Dubai's success in raising $10 billion (Dh36.7bn) in federal funds through a five-year unsecured bond programme will help the economy regain momentum and put a floor under global confidence in the emirate, analysts said yesterday.
"It will clear the way for more focus on some of the stimulus programmes and also help the economy regain temporarily lost momentum. The bond will give government entities access to the funds needed to complete what has been started in Dubai, to meet the commitment of finishing all infrastructure projects," analysts at Kuwait-based Global Investment House wrote in a note sent to Emirates Business yesterday.
In a separate note, lender HSBC's economist Simon Williams said: "The undertaking of support from the UAE federal institutions could enhance its ability to weather the global financial storm and put a floor under local and international investor confidence."
The UAE Central Bank has subscribed to the first tranche of a $20bn bond programme launched by the Dubai Government's Department of Finance on Sunday.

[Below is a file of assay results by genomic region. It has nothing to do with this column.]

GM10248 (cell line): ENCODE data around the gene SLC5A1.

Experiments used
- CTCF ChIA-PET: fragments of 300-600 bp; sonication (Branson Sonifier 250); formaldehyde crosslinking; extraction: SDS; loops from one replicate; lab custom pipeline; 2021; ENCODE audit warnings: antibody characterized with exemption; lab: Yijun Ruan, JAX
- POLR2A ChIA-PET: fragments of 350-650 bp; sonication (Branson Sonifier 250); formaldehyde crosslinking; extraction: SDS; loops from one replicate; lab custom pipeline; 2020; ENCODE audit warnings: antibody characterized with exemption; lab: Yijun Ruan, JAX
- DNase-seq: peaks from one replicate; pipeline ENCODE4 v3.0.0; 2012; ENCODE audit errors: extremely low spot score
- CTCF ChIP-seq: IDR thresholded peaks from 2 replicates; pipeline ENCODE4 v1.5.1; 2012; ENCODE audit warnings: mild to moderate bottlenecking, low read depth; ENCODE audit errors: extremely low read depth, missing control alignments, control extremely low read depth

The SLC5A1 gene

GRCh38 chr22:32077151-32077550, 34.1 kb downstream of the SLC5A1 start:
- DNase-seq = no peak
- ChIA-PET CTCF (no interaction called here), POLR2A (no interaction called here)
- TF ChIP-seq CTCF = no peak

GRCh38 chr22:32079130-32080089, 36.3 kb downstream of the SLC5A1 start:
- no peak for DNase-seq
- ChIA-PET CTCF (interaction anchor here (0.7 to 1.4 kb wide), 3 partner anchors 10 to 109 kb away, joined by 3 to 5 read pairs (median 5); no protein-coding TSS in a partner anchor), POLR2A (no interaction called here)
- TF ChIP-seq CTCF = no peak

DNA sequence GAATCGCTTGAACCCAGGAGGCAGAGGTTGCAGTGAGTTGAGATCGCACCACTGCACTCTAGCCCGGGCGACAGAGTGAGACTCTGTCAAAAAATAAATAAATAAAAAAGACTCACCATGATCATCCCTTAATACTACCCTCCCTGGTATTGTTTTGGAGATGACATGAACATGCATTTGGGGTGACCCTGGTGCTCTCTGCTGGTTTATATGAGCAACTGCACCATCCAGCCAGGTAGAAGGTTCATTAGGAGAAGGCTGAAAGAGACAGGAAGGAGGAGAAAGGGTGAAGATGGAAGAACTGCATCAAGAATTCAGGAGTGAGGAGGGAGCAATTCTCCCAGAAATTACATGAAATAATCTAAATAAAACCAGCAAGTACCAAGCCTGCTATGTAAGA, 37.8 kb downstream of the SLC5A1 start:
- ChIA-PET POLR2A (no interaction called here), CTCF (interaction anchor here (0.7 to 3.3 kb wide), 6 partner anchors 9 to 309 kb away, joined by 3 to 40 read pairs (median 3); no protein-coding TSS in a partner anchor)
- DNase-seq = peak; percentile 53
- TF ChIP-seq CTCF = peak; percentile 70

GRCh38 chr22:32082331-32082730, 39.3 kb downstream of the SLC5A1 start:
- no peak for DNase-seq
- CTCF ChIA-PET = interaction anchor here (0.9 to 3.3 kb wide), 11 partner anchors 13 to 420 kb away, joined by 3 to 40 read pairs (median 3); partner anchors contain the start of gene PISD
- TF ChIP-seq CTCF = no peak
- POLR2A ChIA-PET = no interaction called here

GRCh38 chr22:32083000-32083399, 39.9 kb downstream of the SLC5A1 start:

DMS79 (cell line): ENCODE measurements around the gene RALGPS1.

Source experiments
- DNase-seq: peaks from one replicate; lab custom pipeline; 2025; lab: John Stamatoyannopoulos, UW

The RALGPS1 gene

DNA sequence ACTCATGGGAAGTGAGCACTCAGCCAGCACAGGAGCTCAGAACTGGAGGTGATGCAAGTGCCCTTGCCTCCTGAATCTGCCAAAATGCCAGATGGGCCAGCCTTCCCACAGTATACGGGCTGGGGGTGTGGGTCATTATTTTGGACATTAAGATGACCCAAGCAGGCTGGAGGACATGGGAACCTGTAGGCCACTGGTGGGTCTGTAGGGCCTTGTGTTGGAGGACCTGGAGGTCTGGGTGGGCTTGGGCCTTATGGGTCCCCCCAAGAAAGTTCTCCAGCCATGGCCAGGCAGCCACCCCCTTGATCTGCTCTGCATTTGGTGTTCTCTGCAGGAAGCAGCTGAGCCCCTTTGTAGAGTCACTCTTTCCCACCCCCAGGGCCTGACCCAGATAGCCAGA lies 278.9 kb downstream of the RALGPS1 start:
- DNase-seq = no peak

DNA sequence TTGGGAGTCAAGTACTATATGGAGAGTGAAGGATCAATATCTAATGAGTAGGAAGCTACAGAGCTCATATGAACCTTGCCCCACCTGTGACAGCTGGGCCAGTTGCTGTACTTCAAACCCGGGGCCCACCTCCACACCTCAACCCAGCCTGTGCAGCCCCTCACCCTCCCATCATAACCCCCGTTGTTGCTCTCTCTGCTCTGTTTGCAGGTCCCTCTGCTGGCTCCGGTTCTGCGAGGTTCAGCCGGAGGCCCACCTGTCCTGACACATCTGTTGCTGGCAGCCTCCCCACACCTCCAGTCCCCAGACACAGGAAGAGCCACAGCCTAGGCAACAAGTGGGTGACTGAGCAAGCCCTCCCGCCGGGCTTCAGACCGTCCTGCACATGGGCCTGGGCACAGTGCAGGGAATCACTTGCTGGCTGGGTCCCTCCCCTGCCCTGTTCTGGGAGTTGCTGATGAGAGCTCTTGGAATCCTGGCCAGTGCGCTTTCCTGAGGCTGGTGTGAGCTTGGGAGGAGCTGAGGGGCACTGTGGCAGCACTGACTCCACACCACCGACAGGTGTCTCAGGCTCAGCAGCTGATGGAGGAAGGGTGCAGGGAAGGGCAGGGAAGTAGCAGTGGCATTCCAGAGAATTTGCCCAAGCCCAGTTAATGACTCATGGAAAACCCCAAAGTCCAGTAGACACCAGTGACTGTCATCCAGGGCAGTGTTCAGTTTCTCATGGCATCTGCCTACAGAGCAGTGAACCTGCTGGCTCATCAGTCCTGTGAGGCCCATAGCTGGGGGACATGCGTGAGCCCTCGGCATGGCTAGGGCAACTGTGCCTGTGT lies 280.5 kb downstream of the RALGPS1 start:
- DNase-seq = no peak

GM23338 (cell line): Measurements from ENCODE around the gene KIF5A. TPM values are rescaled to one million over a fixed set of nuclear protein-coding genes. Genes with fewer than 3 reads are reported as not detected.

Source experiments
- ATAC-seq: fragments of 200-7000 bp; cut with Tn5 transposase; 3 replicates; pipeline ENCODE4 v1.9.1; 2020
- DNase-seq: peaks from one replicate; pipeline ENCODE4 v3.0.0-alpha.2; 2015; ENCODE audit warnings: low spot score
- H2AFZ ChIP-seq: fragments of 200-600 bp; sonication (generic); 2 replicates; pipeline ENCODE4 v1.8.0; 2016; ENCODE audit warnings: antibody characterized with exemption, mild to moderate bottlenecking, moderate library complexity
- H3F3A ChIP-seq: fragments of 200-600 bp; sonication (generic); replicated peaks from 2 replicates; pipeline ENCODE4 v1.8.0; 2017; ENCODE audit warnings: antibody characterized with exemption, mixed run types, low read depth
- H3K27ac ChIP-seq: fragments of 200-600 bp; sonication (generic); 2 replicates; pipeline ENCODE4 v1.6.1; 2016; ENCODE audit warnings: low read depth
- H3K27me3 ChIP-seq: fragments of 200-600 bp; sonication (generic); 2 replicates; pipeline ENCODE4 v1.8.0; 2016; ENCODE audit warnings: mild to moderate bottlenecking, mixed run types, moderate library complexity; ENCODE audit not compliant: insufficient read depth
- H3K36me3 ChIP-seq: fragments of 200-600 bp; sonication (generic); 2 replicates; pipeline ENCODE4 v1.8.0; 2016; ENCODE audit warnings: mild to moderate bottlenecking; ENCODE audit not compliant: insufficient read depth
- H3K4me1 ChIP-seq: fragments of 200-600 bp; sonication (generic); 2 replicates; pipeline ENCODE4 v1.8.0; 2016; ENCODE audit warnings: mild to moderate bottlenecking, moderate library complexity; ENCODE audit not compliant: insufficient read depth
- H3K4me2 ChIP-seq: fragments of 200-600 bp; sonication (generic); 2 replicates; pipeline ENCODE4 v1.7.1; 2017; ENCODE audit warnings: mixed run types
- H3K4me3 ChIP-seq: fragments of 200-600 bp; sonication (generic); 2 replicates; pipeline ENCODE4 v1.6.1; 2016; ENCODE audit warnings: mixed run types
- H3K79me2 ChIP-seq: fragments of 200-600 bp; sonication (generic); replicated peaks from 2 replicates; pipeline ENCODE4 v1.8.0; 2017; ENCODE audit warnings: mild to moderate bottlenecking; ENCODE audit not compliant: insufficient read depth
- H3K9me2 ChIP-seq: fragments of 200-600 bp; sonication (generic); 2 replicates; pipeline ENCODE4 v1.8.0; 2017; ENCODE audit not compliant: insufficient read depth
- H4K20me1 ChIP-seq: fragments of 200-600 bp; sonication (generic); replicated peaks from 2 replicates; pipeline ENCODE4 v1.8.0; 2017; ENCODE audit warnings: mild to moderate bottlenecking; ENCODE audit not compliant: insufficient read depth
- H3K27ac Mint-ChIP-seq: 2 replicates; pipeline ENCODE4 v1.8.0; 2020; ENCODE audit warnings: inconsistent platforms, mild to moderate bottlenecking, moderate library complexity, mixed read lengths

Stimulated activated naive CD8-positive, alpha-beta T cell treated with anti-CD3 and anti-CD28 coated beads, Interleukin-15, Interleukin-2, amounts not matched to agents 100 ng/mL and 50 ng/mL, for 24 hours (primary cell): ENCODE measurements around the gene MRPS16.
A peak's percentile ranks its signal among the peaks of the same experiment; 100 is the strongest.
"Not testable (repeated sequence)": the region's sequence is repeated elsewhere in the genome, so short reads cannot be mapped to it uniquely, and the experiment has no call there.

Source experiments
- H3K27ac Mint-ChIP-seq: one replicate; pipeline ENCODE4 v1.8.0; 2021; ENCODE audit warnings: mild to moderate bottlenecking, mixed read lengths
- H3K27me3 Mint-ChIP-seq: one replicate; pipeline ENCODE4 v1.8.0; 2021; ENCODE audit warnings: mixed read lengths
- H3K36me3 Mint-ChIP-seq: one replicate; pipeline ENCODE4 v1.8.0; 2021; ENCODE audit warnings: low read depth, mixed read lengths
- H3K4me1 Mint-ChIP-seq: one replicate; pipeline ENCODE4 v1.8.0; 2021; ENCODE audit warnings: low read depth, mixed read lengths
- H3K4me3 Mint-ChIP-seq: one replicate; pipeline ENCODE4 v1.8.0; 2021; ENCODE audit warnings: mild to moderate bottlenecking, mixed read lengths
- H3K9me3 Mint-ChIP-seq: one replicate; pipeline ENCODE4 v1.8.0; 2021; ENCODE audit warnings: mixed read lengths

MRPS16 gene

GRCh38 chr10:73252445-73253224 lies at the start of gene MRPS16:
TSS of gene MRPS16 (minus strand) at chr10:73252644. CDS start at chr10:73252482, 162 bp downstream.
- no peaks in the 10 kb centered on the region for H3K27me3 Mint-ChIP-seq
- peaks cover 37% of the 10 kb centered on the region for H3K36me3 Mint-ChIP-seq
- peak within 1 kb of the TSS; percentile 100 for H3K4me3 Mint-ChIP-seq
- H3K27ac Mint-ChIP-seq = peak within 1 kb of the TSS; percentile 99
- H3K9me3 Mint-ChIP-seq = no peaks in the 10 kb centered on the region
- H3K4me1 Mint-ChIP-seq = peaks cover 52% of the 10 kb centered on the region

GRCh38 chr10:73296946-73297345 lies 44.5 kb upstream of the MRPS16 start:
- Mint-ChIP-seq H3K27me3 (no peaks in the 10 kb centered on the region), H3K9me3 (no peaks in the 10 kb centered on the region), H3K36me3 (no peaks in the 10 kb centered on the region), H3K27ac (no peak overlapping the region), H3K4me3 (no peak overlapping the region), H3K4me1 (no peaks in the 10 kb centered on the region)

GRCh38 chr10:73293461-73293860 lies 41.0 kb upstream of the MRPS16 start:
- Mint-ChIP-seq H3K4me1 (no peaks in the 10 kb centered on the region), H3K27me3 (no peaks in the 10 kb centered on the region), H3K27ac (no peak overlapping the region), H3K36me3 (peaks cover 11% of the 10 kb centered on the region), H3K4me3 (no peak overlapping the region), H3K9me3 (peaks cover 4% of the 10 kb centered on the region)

"The support package substantially strengthens the outlook for Dubai," Williams added. The UAE last year announced two bank support packages worth Dh120bn to boost liquidity. It has also guaranteed bank deposits and allowed lender to perform dirham-dollar swaps.
"[The bond] is a clear signal of federal support for an individual emirate's finances as the nation is facing the challenges of global economic crisis, and will prop up the tumbling financial markets," Global said.
"The move has cleared some of the ambiguity about the future and the negative rumours about the economy such as the ability to pay, the fundamentals and the strength."
According to the Dubai Government, the total debt of corporations and agencies wholly or partly owned by it was $80bn at the end of 2008. The recent refinancing of the $3.8bn Borse Dubai debt went a long way to validating the Dubai Government's earlier statement that it has its debt burden under control.
"We feel Dubai is now in a stronger position to renegotiate its debt pile. The new funds will act as security and will be used whenever needed, reducing doubts on the ability of Dubai to service its outstanding debt in the short and mid-term," Global said, echoing sentiments expressed to Emirates Business by several of Dubai's corporate chiefs.
Credit Default Swap (CDS) spreads also tightened significantly after the Borse Dubai refinancing and the launch of the Dubai bonds.
According to CMA DataVision, five-year CDS on Dubai fell by 178.1 basis points to reach 719.8 basis points.
Other sovereign CDS spreads too were down with Abu Dhabi 8.6 basis points tighter at 401.4 basis points, Bahrain down by 13.3 basis points at 700 basis points, Saudi Arabia down by 10 basis points at 285 basis points and Qatar down by 10.4 basis points at 345.9 basis points.